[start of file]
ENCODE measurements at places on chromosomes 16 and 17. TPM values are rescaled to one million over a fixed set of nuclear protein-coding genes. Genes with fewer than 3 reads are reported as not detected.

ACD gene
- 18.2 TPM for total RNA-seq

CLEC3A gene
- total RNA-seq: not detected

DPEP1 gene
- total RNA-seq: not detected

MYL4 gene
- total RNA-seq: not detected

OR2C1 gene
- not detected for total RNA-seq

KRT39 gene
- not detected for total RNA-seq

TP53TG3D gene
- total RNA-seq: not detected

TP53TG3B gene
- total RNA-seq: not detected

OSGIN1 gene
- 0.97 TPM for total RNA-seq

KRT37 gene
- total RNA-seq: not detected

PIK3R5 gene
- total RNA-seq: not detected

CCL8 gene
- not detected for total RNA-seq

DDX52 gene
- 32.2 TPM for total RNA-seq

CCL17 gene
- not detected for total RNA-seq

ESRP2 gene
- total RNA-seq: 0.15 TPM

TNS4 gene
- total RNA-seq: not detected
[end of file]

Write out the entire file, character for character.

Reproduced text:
ENCODE measurements at places on chromosomes 16 and 17. TPM values are rescaled to one million over a fixed set of nuclear protein-coding genes. Genes with fewer than 3 reads are reported as not detected.

ACD gene
- 18.2 TPM for total RNA-seq

CLEC3A gene
- total RNA-seq: not detected

DPEP1 gene
- total RNA-seq: not detected

MYL4 gene
- total RNA-seq: not detected

OR2C1 gene
- not detected for total RNA-seq

KRT39 gene
- not detected for total RNA-seq

TP53TG3D gene
- total RNA-seq: not detected

TP53TG3B gene
- total RNA-seq: not detected

OSGIN1 gene
- 0.97 TPM for total RNA-seq

KRT37 gene
- total RNA-seq: not detected

PIK3R5 gene
- total RNA-seq: not detected

CCL8 gene
- not detected for total RNA-seq

DDX52 gene
- 32.2 TPM for total RNA-seq

CCL17 gene
- not detected for total RNA-seq

ESRP2 gene
- total RNA-seq: 0.15 TPM

TNS4 gene
- total RNA-seq: not detected